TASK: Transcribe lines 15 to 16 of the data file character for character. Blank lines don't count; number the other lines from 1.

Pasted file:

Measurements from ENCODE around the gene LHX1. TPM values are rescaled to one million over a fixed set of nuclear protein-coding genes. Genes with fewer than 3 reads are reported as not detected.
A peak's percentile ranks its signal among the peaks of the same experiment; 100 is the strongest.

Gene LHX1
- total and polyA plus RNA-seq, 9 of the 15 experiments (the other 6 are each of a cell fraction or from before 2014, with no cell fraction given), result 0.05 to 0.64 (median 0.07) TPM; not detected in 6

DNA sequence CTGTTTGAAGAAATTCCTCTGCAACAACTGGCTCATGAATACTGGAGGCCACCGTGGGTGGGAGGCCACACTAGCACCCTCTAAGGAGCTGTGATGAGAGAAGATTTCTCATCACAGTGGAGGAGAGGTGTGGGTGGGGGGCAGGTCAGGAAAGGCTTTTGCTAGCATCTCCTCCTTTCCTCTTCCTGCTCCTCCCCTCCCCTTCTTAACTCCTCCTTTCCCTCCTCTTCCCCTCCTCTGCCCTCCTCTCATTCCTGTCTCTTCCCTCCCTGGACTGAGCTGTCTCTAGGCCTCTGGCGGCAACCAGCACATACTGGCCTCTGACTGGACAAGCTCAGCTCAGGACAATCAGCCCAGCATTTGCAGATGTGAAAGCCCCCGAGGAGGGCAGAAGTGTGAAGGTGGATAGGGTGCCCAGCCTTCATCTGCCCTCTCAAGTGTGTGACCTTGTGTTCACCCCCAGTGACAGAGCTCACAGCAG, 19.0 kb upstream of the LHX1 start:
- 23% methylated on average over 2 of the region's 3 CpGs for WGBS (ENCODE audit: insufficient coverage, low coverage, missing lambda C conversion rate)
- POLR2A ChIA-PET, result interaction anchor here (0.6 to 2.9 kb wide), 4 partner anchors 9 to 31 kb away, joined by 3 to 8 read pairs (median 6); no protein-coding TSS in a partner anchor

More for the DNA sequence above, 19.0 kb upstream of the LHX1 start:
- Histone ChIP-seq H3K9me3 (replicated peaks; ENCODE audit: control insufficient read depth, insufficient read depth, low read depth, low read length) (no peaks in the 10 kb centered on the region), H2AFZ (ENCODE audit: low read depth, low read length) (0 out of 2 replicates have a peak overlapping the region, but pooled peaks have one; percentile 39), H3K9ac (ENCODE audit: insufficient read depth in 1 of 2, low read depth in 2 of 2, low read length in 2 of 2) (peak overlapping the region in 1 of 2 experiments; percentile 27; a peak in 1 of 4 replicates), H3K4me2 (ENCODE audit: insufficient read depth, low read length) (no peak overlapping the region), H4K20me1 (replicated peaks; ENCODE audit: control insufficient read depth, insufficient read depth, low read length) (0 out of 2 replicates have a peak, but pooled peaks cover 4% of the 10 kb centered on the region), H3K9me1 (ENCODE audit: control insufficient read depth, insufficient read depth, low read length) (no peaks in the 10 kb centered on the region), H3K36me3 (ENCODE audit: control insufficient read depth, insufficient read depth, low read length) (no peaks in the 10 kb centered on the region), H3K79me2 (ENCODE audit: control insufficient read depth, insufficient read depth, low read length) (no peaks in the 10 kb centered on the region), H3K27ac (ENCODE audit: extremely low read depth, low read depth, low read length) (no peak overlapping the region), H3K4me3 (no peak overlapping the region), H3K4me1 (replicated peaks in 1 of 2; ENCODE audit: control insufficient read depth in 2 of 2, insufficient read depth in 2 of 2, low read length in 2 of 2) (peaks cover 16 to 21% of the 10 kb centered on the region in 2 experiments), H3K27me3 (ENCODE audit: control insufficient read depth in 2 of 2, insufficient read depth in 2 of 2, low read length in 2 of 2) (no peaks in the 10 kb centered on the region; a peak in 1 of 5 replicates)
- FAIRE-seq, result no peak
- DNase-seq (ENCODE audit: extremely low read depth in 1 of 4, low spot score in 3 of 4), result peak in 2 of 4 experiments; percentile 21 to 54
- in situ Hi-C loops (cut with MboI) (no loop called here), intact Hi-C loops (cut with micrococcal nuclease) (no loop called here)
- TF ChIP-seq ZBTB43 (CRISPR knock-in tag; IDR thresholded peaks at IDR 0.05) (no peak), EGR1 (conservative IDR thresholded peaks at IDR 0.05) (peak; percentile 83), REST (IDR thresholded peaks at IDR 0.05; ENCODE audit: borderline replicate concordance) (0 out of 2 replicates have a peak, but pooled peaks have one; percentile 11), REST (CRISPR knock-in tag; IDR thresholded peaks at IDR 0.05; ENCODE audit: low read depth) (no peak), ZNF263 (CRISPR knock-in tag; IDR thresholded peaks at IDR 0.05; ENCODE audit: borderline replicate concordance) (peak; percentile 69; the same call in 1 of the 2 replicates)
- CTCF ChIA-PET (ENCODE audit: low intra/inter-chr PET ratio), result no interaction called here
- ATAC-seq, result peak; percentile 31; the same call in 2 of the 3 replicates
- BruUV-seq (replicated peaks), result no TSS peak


- ATAC-seq, result peak; percentile 31; the same call in 2 of the 3 replicates
- BruUV-seq (replicated peaks), result no TSS peak